Day 1: Saturday dawned bright, sunny, and a perfect start to a renewed way of looking at things. Full of enthusiasm and with a family day ahead of me, there were plenty of wins today. We went to the library (got to love a guilt-free book fest), hung the washing on the line to dry, put together a bag of clothes to donate to charity, watered the plants using water from the butt left behind by our predecessors (which obviously meant that it started raining about 15 minutes later). It was not a day without its downsides, though. These would become the features that, on good days, bad days and just a bit meh days, would form a constant muttering behind me, the monotonous burble of “actually, never mind the rest of it, are you ever going to do anything about us?” Overusing my lovely diesel car, moving slightly too fast, trying to combine tasks into single trips but consequently driving round and round and round and round, depressingly frequently in rush hour traffic jams full of everyone else in the same town also trying to fit errands and clubs and emergency shopping into the 15 minutes of unscheduled time they have squeezed in that week. Energy-boosting, energy-crashing, pre-packaged, plastic-wrapped snacks eaten when not hungry because it feels the only way to get from home time to bed time. Tumble-drying school uniforms and only checking the labels afterwards because frankly, even on good weeks I don’t have the energy for 15 rounds with The Cowgirl when I have the temerity to suggest that, in a lack-of-washing emergency situation, it might not be the end of the world if she wears a skirt instead of trousers.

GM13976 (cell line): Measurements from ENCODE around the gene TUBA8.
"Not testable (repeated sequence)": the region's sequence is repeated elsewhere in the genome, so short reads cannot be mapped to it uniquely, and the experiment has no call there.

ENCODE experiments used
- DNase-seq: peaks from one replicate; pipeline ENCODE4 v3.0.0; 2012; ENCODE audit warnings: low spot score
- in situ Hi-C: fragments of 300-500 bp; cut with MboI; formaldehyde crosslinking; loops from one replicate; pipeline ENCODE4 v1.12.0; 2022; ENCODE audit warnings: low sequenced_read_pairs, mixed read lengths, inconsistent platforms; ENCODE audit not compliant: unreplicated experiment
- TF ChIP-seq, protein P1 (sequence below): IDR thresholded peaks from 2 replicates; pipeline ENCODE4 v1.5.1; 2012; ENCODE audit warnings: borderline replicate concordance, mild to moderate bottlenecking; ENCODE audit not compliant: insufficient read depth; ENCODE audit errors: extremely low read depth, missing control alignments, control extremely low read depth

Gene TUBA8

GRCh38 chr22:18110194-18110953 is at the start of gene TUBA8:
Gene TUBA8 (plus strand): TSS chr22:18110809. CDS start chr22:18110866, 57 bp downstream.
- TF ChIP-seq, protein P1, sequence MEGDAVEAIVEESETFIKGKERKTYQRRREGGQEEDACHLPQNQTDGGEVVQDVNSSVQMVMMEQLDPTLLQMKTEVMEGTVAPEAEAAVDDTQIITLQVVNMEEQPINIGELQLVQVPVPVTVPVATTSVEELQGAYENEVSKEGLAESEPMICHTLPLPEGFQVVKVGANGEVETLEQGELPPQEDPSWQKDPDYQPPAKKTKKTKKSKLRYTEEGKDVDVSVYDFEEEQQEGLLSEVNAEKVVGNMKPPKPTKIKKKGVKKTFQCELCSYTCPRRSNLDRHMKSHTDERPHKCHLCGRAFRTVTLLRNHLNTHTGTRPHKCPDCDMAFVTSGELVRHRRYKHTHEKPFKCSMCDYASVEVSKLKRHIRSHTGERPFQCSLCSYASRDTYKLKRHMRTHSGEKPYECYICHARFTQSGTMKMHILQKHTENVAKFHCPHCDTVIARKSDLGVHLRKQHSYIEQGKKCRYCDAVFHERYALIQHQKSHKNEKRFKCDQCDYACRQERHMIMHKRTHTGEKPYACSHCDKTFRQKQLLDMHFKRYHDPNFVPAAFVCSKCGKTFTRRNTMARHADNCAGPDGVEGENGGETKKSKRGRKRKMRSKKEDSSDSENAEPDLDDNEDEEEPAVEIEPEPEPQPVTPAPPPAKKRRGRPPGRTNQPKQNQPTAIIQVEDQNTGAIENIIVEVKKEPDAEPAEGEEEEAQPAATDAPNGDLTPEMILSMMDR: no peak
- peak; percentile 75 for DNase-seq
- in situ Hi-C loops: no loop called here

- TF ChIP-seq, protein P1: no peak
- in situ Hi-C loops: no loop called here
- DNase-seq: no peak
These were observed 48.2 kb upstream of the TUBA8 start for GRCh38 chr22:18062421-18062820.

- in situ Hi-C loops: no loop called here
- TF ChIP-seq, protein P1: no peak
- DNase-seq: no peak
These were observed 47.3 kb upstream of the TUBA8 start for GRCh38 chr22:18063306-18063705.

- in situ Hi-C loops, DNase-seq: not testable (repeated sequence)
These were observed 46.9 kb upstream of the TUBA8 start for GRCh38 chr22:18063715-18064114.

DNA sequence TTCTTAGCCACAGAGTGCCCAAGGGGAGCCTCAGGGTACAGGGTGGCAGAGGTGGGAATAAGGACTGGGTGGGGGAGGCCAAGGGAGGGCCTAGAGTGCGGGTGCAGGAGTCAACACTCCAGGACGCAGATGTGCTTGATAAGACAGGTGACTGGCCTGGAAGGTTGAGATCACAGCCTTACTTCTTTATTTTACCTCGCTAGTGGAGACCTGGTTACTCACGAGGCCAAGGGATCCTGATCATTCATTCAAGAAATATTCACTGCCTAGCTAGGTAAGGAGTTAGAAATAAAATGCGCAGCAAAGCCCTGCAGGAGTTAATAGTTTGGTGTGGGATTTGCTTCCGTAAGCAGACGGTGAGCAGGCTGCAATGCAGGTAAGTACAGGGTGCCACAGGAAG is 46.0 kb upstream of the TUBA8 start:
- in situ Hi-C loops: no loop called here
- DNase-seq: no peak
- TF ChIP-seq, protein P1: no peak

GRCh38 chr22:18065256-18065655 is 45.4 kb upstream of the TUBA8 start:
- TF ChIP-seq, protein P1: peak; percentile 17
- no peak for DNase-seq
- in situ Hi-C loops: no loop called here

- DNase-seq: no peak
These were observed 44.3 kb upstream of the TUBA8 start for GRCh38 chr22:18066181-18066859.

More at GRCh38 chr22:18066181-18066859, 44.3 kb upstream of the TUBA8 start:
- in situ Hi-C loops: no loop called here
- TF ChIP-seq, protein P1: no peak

Day 2 arrived and saw me waving the flag for multitasking vicars’ wives everywhere, as I represented the college I work for at a civic service in my husband’s church. (Getting TOIL for going to a service I was going to attend anyway, you say? That is what I call winning at life.) My positive actions for the day started with a rather lovely outfit, if I do say so myself, bought second hand and already worn by someone else from eBay, with accidentally matching shoes. Later, we looked at food as a family, and made a set of lolly sticks to try to balance the variety I need to keep some kind of sanity around cooking dinner with The Paleontologist’s need to be the boss of Everything In The World. They should also be a way of cutting down food waste, avoiding too much of today’s negative action: having to throw away a loaf of bread that had been sneakily lurking behind some gorgeous flowers gifted to us by a parishioner, and was now mouldy beyond salvation or freezing potential.